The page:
Next post: Tribute to another great rock club

To buy Rock and Roll Children, go to http://www.strategicpublishinggroup.com/title/RockAndRollChildren.html

Also available on Amazon, Barnes & Noble and Froogle and on sale at Foyles Book Shop in London

Great Metal Albums of 1982: Venom- Black Metal

Posted in 1980s, Heavy Metal, Heavy Metal and the 1980s, Music, Rock, Uncategorized with tags , , , , , , , , , , , , , , , on October 25, 2015 by 80smetalman

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When many people talk about the new wave of British heavy metal, (NWOBHM,) they usually do so with bands like Iron Maiden, Judas Priest, Saxon and Def Leppard in mind. A good number will also include Motorhead in with the above but most will leave black metal thrashers Venom out. One reason for that, according to some British metalheads I met upon my arrival in the UK, is that they couldn’t take Venom seriously. Who’s trying to take them seriously? I’m sure not in the sense of being some kind of music critic. I simply appreciate their loud, aggressive thrash metal sound supplemented by very amusing lyrics about death and Satan. Granted, they’re not the most talented musicians in metal but what they put together is enjoyable for me. This is evidenced the 1982 album, “Black Metal.”

Listening to “Black Metal” makes me regret the fact that I had never heard of Venom until 1984. I can’t even blame being in the service for that. This album would have satisfied the hard edge I was searching for in music and while I wouldn’t hear of the term ‘thrash’ for three more years, “Black Metal” would still have been the answer.

From the get go with the opening title cut, I immediately found myself soaking up the thunderous beat and thrashing guitars from the album. Even when they try to slow down with the introduction of “Buried Alive,” you know that in a second, you’re going to get your ears blasted. You know, I can never make out what they’re trying to do at the beginning of that song, but hey, who cares? Even though, I have to really concentrate to listen for when “Buried Alive” ends and “Raise the Dead” begins, it’s not a major thing to worry about. The album just goes on rocking your socks off.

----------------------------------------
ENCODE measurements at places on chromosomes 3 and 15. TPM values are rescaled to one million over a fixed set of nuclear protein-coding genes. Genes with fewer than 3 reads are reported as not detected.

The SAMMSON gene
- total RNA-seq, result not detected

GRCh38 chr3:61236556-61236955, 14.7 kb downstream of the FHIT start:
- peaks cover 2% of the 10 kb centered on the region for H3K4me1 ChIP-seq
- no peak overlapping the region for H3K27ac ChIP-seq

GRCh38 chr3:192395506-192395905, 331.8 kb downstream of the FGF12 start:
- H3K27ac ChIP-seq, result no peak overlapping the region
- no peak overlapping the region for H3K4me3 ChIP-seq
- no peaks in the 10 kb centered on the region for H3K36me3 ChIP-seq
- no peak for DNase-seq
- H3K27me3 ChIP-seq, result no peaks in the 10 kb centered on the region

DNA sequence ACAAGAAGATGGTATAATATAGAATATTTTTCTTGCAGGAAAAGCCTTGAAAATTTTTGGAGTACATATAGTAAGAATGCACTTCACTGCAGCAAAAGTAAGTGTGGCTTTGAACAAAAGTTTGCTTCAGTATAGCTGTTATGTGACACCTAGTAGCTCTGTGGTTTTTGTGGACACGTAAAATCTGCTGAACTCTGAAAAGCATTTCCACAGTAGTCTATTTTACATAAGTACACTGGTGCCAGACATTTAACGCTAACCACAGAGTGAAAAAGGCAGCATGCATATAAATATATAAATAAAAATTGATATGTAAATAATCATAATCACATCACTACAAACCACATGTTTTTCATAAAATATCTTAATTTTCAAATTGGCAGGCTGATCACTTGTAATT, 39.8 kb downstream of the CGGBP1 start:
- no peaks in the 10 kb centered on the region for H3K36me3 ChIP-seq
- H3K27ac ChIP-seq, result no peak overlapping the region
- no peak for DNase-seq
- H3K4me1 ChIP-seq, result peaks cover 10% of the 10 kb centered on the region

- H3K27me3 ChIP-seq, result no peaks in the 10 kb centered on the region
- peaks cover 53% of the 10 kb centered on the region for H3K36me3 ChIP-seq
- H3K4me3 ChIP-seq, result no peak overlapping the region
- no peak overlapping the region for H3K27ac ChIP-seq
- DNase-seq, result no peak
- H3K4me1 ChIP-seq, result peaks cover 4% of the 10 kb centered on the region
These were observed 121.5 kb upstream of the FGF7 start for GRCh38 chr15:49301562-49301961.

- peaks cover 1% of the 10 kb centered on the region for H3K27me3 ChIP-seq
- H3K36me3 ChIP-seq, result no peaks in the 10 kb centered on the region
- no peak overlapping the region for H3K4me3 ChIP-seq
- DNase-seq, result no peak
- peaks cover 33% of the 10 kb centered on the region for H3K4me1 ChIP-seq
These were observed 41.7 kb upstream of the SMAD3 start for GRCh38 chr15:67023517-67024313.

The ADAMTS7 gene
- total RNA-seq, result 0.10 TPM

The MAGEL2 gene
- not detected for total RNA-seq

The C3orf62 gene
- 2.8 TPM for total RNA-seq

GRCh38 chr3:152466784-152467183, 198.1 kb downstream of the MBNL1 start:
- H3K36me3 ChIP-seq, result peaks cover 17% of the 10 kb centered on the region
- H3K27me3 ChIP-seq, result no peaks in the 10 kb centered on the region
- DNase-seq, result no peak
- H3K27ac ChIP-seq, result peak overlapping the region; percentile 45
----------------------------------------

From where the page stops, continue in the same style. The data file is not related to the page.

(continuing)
I think one problem some people might have had with this album is that they couldn’t pigeon hole it. While the music is thrash, the lyrics are definitely black metal. Take “To Hell and Back” for instance.

“I have been to Hell and back – kissed satanic Queen
Traveling at the speed of light – saw thing never seen
Arm in arm with Lucifer – Belial on my back
I have swam the lake of flames – walked forbidden tracks
To Hell – – and back
To Hell – – and back”

True, part of me wants to roll on the floor laughing my ass off when I hear them but it also makes me want to scream them at any religious nuts who happen by. I think that this is something else that makes this album so cool. If you think that those lyrics are amusing, then check out “Teacher’s Pet” which opens with the line “Teacher caught me masturbating underneath my desk.” Then there’s my favourite track, “Sacrifice” where they constantly spell the title throughout the song. With all of this, no wonder it is said that “Black Metal” influenced a generation of metal.